At one of BP's early organizational meetings, the first one we had in San Diego more than a decade ago, back when it was the five of us plus Dave Pease, Keith Woolner, and Michael Wolverton, I remember a point when we sort of idly kicked around the question of who was our inspiration, whose ideas had propelled us to this point. As I remember it, only one person said Bill James; Clay Davenport cited Pete Palmer, while Keith gave props to David Tate, a leading light from our early-'90s heritage.

Me? I said Earl Weaver. Earl taught me first and taught me the most about how to think about baseball, not just from a game-theory perspective, but also on the practical side of things. Most of all, what Earl had to say about baseball was accessible, with answers whose wisdom did not depend on how far you went past the right side of the decimal point, but who still engaged those of us who did and do. That was tied to one of BP's founding principles: Engage folks with the writing and the ideas. Earl's books did that, and still do.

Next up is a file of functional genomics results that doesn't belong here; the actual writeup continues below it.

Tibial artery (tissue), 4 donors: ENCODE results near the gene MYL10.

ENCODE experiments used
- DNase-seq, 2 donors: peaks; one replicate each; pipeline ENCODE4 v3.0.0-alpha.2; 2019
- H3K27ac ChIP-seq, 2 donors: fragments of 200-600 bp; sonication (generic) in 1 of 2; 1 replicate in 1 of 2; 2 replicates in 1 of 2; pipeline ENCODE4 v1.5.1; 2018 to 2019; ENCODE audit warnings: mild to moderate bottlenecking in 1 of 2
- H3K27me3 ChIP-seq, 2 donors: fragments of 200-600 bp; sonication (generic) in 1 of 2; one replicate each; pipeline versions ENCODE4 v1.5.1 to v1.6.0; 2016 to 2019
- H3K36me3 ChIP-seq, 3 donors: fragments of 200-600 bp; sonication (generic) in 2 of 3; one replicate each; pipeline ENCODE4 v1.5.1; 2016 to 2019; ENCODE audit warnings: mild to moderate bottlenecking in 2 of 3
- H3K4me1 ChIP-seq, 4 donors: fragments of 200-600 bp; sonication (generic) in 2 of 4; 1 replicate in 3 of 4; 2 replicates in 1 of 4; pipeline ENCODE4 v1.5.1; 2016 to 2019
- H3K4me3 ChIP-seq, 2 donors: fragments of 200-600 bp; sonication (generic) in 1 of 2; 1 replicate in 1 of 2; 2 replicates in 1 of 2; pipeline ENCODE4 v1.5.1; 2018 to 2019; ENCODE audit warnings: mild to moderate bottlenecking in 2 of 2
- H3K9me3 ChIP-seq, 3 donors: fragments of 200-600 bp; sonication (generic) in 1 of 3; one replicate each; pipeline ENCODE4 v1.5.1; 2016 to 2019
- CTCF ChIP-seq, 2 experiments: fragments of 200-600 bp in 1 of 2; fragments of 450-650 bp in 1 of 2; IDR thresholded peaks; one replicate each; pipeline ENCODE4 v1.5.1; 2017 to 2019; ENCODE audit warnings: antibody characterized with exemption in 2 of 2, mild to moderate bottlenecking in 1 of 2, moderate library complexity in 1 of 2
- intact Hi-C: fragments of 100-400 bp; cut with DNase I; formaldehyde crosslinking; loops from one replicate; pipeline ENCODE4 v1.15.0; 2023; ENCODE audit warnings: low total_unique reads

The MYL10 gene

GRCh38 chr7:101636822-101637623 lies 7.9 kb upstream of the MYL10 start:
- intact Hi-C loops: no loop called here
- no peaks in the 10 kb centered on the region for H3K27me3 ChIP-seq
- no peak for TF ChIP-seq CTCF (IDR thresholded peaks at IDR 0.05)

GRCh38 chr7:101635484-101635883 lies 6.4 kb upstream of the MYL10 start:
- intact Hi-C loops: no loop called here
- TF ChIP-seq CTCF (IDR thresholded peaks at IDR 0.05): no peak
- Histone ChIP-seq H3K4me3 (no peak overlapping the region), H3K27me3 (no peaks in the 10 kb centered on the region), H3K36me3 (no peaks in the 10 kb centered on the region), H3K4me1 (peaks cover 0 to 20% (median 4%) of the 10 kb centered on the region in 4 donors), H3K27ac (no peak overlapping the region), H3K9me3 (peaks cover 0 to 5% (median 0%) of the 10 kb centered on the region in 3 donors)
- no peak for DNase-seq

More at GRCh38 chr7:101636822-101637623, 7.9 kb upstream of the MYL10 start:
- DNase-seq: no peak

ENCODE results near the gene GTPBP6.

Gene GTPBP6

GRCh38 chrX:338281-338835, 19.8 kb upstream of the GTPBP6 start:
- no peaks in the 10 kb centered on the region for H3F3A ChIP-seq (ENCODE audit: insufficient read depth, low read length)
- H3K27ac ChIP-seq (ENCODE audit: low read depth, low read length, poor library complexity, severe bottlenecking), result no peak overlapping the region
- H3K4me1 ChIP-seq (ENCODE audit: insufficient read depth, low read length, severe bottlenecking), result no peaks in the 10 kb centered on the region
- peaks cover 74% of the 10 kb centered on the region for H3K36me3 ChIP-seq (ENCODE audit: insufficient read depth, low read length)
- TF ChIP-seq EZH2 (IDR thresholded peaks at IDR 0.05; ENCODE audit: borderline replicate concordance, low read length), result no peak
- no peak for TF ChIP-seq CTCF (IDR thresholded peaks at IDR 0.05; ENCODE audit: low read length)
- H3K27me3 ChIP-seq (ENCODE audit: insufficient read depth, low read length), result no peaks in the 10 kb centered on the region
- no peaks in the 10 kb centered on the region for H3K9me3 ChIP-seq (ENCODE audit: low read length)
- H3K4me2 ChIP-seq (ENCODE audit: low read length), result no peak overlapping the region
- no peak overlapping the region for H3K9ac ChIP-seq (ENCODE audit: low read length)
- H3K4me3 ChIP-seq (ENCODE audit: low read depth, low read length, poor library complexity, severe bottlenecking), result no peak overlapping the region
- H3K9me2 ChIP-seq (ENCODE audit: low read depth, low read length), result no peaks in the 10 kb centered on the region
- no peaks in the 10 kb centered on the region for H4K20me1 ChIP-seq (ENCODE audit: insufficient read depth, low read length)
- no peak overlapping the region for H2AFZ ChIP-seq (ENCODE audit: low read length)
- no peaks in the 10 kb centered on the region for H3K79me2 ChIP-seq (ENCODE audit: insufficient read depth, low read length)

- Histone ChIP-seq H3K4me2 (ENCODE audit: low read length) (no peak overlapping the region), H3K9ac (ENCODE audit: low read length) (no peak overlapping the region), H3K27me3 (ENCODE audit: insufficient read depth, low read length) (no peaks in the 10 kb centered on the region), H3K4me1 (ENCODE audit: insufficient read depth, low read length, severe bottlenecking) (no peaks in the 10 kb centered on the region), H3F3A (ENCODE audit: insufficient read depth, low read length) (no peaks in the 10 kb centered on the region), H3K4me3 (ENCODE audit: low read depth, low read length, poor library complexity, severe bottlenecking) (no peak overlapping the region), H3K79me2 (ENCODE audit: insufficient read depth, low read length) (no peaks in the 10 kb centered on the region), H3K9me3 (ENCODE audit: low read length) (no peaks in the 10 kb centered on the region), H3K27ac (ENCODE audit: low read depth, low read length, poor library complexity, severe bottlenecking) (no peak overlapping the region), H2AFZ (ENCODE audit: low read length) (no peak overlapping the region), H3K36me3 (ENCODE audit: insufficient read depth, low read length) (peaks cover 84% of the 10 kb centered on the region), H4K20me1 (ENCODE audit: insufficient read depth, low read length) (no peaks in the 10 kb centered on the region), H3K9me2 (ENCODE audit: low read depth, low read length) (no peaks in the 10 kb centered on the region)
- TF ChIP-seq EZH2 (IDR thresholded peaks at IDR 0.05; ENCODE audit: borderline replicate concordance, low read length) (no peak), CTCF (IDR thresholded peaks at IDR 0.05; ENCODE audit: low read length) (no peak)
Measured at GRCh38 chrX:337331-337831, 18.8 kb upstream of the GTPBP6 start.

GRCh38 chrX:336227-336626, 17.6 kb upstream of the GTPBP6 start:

It wasn't long after letting my compadres know whom I had on a pedestal that I was able to bring one of Earl’s books back into print, back when I was running Brassey's Sports. One of the first goals I set for myself was reprinting Weaver on Strategy. It wound up being easier said than done: Finding out which publisher held the rights (Collier having long since disappeared) while haggling with Earl's agent over getting to interview the man himself took months to sort out.

All of that eventually put me in front of Jeff Neuman, now with Simon & Schuster, which held the rights. We both took and still take some delight in the fact that his first book as an editor would get a second coming as my first book as an editor… a contretemps born out of BP's founding and the opportunity that had given me, which may not have happened at all if Jeff hadn't nudged Gary years before.